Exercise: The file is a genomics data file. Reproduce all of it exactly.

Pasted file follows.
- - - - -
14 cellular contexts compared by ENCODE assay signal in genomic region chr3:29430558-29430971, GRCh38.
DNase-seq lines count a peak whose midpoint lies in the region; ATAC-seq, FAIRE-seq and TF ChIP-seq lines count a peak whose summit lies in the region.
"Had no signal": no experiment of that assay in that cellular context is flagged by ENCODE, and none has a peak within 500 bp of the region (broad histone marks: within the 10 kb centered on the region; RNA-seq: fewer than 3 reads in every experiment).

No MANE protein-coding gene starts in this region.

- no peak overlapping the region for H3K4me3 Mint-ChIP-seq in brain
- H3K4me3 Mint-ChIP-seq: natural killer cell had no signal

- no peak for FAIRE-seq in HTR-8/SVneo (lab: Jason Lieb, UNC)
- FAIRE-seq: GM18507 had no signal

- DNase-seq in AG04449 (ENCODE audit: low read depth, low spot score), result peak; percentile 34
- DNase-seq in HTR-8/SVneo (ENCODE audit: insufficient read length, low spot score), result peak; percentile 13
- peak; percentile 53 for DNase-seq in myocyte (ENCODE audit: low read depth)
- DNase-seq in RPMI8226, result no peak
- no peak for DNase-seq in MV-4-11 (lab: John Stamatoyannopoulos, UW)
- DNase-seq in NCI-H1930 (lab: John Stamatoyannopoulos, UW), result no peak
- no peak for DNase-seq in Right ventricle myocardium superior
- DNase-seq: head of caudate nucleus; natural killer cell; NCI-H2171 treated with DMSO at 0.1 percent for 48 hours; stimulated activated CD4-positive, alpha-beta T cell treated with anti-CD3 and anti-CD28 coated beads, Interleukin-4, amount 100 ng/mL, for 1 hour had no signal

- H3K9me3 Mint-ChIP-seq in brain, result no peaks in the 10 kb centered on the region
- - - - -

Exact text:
14 cellular contexts compared by ENCODE assay signal in genomic region chr3:29430558-29430971, GRCh38.
DNase-seq lines count a peak whose midpoint lies in the region; ATAC-seq, FAIRE-seq and TF ChIP-seq lines count a peak whose summit lies in the region.
"Had no signal": no experiment of that assay in that cellular context is flagged by ENCODE, and none has a peak within 500 bp of the region (broad histone marks: within the 10 kb centered on the region; RNA-seq: fewer than 3 reads in every experiment).

No MANE protein-coding gene starts in this region.

- no peak overlapping the region for H3K4me3 Mint-ChIP-seq in brain
- H3K4me3 Mint-ChIP-seq: natural killer cell had no signal

- no peak for FAIRE-seq in HTR-8/SVneo (lab: Jason Lieb, UNC)
- FAIRE-seq: GM18507 had no signal

- DNase-seq in AG04449 (ENCODE audit: low read depth, low spot score), result peak; percentile 34
- DNase-seq in HTR-8/SVneo (ENCODE audit: insufficient read length, low spot score), result peak; percentile 13
- peak; percentile 53 for DNase-seq in myocyte (ENCODE audit: low read depth)
- DNase-seq in RPMI8226, result no peak
- no peak for DNase-seq in MV-4-11 (lab: John Stamatoyannopoulos, UW)
- DNase-seq in NCI-H1930 (lab: John Stamatoyannopoulos, UW), result no peak
- no peak for DNase-seq in Right ventricle myocardium superior
- DNase-seq: head of caudate nucleus; natural killer cell; NCI-H2171 treated with DMSO at 0.1 percent for 48 hours; stimulated activated CD4-positive, alpha-beta T cell treated with anti-CD3 and anti-CD28 coated beads, Interleukin-4, amount 100 ng/mL, for 1 hour had no signal

- H3K9me3 Mint-ChIP-seq in brain, result no peaks in the 10 kb centered on the region